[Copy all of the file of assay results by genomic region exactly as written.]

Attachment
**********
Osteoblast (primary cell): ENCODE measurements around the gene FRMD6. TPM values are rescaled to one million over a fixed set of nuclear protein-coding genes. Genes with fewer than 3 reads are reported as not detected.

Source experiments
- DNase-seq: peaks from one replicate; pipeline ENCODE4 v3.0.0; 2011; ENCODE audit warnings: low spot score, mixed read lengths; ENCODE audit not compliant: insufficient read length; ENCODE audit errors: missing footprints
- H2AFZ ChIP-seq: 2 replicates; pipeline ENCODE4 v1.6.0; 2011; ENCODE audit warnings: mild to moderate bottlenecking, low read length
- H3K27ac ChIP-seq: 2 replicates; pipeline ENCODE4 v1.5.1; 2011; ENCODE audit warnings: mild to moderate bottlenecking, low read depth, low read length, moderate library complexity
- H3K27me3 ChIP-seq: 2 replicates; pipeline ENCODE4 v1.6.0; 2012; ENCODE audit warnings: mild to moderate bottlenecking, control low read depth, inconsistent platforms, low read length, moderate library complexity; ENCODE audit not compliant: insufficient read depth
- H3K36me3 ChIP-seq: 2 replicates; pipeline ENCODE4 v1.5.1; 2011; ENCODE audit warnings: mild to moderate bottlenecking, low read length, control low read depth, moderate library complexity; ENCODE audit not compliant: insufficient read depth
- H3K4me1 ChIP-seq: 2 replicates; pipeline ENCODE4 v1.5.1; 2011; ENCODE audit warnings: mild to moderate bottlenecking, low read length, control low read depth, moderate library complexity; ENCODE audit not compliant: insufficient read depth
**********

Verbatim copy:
Osteoblast (primary cell): ENCODE measurements around the gene FRMD6. TPM values are rescaled to one million over a fixed set of nuclear protein-coding genes. Genes with fewer than 3 reads are reported as not detected.

Source experiments
- DNase-seq: peaks from one replicate; pipeline ENCODE4 v3.0.0; 2011; ENCODE audit warnings: low spot score, mixed read lengths; ENCODE audit not compliant: insufficient read length; ENCODE audit errors: missing footprints
- H2AFZ ChIP-seq: 2 replicates; pipeline ENCODE4 v1.6.0; 2011; ENCODE audit warnings: mild to moderate bottlenecking, low read length
- H3K27ac ChIP-seq: 2 replicates; pipeline ENCODE4 v1.5.1; 2011; ENCODE audit warnings: mild to moderate bottlenecking, low read depth, low read length, moderate library complexity
- H3K27me3 ChIP-seq: 2 replicates; pipeline ENCODE4 v1.6.0; 2012; ENCODE audit warnings: mild to moderate bottlenecking, control low read depth, inconsistent platforms, low read length, moderate library complexity; ENCODE audit not compliant: insufficient read depth
- H3K36me3 ChIP-seq: 2 replicates; pipeline ENCODE4 v1.5.1; 2011; ENCODE audit warnings: mild to moderate bottlenecking, low read length, control low read depth, moderate library complexity; ENCODE audit not compliant: insufficient read depth
- H3K4me1 ChIP-seq: 2 replicates; pipeline ENCODE4 v1.5.1; 2011; ENCODE audit warnings: mild to moderate bottlenecking, low read length, control low read depth, moderate library complexity; ENCODE audit not compliant: insufficient read depth